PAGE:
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Modern Humans

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Kostenki Man, reconstructed by Mikhail Gerasimov (1907-1970). An early European who was not yet phenotypically European.
Who were the first Europeans? We now have a better idea, thanks to a new paper about DNA from a man who lived some 38,700 to 36,200 years ago. His remains were found at Kostenki, a well-known Upper Paleolithic site in central European Russia (Seguin-Orlando et al., 2014). Kostenki Man tells us several things about... Read More
Andaman Islanders. Related peoples once inhabited the coastal regions of southern, southeastern, and eastern Asia. The past year brought two major advances: the long awaited sequencing of the Neanderthal genome and the genetic sequencing of an another archaic human, the Denisovans of East Asia, whose existence had previously been unsuspected. The bottom line comes down... Read More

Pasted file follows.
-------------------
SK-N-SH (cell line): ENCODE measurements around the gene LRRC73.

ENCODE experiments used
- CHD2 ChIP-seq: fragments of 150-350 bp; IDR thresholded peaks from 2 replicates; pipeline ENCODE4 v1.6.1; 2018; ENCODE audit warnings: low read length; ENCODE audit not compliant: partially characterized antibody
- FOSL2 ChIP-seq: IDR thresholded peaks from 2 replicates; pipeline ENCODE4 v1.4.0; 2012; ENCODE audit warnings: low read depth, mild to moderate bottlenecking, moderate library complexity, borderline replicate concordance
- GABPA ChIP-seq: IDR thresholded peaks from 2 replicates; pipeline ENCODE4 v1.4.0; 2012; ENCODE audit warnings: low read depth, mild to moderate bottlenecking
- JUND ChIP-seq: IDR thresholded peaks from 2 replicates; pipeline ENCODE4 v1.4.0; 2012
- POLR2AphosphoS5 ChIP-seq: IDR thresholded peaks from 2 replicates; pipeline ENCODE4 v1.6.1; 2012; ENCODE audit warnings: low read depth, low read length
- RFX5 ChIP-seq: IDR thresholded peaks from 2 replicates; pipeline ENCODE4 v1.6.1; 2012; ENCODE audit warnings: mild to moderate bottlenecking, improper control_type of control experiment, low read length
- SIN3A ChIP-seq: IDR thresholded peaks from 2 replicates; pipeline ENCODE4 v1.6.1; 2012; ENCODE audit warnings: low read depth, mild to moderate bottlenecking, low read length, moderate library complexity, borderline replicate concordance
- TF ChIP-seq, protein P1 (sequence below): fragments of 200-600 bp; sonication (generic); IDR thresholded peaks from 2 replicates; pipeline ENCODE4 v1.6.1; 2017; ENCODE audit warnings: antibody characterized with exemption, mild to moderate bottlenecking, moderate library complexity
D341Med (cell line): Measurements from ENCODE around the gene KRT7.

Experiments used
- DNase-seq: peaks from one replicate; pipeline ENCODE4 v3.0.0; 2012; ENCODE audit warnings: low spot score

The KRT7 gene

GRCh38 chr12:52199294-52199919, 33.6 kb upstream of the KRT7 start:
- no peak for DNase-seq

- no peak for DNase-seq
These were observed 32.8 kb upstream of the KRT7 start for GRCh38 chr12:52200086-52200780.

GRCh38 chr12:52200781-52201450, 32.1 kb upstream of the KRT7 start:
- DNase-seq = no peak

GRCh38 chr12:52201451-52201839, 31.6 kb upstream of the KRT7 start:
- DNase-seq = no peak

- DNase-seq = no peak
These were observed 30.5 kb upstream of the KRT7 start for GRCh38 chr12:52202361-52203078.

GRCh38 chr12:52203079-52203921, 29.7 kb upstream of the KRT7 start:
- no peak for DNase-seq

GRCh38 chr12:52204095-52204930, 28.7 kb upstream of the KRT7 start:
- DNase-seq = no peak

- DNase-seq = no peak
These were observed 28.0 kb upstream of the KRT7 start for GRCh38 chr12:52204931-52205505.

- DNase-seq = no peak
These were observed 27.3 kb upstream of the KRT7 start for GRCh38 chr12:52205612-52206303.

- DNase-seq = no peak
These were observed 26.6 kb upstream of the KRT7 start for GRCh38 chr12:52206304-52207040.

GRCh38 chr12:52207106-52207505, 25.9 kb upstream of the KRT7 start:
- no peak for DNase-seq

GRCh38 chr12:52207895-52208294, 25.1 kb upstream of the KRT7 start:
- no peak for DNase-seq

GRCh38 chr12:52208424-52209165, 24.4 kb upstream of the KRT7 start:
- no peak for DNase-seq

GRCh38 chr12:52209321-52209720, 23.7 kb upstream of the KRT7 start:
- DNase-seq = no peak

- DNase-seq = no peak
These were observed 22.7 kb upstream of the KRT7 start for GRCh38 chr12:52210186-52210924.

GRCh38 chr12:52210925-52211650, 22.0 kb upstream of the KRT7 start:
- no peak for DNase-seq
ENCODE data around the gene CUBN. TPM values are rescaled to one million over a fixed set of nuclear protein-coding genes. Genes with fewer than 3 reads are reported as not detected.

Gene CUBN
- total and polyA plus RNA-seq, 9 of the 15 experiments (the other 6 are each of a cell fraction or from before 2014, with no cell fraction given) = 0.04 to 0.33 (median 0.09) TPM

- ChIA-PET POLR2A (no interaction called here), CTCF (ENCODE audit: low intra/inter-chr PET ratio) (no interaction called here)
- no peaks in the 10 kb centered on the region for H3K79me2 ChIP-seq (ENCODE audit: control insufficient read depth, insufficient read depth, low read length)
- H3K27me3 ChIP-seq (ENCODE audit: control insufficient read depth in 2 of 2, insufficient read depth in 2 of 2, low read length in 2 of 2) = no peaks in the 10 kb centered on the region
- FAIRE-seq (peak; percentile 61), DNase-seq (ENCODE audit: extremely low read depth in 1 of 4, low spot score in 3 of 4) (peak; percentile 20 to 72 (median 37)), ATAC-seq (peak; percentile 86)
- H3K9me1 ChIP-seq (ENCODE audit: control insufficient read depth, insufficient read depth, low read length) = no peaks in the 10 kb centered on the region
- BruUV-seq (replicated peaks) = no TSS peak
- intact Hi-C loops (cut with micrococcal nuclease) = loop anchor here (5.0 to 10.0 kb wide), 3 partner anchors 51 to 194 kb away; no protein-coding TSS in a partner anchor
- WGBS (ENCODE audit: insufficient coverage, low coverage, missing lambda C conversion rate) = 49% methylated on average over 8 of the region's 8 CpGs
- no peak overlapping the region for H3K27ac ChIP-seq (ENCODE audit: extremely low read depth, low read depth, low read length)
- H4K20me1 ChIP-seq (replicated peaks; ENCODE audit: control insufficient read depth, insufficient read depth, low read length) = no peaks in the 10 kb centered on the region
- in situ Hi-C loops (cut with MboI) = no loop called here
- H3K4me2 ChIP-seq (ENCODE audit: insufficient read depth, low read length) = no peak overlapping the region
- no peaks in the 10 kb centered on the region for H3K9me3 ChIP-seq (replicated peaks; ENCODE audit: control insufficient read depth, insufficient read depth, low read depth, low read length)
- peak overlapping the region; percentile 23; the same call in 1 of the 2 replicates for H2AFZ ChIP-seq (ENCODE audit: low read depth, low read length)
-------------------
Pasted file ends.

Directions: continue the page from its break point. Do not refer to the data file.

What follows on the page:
Skhul V – one of the Skhul-Qafzeh hominins. Were they the middleman between Neanderthal genes and the modern human genome? When I initially published my last post, I pooh-poohed the rumors about the reconstructed Neanderthal genome. How could modern humans have Neanderthal DNA when no such admixture appeared in previous analyses of mtDNA, dentition, and... Read More
Did the Neanderthal gene pool overlap with the modern human gene pool? In other words, are some modern humans genetically closer to some Neanderthals than they are to other modern humans? The answer is ‘yes’ if we look at individual DNA sequences, as shown in the first graph (above): Thus, the largest difference observed between... Read More
How did archaic humans evolve into the different populations of Homo sapiens we see today? The answer has long divided anthropologists. Some opt for the ‘out-of-Africa’ model; others for the multiregional model. According to the out-of-Africa model, we all descend from a small group that existed some 100,000 to 80,000 years ago somewhere in eastern... Read More
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